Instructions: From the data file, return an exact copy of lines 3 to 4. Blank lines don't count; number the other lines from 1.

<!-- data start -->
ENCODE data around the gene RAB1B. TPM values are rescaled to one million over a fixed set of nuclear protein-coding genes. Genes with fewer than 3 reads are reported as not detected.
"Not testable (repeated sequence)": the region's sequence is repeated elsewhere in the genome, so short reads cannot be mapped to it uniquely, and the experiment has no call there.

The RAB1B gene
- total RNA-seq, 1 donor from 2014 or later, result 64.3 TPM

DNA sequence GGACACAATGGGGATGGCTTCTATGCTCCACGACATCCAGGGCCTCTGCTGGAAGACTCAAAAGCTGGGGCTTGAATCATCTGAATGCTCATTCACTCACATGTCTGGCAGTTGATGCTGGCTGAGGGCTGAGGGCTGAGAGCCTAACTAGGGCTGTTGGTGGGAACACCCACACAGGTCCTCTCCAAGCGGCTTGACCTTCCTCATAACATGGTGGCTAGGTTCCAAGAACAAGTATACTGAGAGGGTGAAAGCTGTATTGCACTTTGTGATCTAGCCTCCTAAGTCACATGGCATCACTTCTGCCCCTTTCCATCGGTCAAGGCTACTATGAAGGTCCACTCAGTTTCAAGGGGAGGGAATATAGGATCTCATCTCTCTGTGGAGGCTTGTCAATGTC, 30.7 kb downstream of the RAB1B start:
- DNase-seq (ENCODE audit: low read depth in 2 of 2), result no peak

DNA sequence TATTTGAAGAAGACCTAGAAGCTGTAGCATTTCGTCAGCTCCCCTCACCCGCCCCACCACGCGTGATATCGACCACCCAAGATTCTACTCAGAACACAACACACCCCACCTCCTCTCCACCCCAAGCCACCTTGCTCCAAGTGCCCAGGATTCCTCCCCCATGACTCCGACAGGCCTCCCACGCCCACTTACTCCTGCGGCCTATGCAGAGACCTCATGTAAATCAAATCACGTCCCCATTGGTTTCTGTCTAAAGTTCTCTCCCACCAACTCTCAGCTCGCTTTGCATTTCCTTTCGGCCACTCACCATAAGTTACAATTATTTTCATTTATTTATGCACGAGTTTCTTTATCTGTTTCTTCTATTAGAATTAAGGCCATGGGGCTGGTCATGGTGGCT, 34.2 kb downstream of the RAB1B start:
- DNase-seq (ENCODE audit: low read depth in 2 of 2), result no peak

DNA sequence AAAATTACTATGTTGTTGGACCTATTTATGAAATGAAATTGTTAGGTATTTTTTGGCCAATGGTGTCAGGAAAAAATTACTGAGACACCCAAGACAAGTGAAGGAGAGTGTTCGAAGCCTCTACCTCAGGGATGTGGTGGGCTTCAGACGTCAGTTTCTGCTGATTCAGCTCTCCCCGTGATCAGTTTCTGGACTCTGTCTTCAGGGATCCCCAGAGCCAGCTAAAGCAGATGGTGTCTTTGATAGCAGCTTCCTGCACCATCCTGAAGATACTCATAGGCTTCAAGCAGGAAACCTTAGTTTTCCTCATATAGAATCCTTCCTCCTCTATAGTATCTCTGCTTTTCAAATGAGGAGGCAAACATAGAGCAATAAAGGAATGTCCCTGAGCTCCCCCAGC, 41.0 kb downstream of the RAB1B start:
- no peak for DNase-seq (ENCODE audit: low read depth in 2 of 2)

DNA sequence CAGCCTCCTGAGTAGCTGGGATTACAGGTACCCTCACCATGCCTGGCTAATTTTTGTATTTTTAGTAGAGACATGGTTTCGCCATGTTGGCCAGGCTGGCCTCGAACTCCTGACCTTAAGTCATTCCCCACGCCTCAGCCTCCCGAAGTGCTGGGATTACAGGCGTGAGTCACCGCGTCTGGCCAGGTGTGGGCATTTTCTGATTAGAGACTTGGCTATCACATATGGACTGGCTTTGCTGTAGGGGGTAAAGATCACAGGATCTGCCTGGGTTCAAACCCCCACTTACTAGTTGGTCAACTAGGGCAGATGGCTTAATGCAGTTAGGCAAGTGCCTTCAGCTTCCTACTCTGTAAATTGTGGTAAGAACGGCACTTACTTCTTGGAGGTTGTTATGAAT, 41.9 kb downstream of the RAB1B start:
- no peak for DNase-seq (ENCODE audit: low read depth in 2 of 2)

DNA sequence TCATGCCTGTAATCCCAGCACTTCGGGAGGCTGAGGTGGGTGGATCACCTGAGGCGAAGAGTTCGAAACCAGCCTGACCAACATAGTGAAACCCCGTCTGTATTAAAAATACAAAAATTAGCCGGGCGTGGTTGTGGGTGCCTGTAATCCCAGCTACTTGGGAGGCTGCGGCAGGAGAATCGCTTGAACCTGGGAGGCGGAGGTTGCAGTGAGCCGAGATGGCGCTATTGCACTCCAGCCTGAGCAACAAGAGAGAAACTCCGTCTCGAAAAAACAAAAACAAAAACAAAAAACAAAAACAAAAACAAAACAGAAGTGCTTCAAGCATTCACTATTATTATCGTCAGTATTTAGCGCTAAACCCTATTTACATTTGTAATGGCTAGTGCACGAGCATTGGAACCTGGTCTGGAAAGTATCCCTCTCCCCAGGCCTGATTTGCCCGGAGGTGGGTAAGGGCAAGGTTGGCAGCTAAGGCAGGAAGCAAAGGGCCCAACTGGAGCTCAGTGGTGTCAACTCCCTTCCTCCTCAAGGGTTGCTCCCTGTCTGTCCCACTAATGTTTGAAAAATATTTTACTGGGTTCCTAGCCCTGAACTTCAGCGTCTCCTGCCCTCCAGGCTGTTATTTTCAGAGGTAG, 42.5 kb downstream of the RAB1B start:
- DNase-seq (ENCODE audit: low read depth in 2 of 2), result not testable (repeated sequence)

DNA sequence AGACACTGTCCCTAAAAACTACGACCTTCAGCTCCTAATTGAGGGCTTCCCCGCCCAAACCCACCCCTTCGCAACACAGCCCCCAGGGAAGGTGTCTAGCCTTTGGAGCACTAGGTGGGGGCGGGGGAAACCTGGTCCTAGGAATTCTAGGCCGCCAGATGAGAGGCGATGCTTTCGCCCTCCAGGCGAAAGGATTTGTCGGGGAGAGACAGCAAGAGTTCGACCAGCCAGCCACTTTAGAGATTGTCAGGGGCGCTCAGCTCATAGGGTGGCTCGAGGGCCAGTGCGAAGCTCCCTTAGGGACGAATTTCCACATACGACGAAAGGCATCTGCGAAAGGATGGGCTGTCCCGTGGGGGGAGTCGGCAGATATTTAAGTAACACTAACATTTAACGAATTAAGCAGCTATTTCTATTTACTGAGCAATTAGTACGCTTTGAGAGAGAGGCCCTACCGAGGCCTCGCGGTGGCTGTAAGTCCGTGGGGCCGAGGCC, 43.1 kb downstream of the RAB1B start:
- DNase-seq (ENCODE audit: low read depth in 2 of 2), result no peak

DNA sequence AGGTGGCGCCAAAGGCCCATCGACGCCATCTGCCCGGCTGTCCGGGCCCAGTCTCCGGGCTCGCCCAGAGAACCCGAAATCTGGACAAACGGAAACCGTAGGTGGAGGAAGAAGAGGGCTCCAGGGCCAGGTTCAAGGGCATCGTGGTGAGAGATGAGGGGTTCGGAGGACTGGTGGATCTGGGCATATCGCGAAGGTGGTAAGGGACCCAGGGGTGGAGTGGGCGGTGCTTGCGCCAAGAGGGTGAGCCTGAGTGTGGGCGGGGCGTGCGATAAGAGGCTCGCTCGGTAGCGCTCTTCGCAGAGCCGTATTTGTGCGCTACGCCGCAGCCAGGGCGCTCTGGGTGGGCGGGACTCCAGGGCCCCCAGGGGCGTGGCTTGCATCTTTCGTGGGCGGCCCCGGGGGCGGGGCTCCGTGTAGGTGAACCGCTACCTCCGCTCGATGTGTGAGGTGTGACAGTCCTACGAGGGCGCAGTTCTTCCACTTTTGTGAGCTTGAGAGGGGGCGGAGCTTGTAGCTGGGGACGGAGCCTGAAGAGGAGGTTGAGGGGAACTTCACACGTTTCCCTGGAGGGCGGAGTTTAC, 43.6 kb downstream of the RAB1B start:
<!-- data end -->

The RAB1B gene
- total RNA-seq, 1 donor from 2014 or later, result 64.3 TPM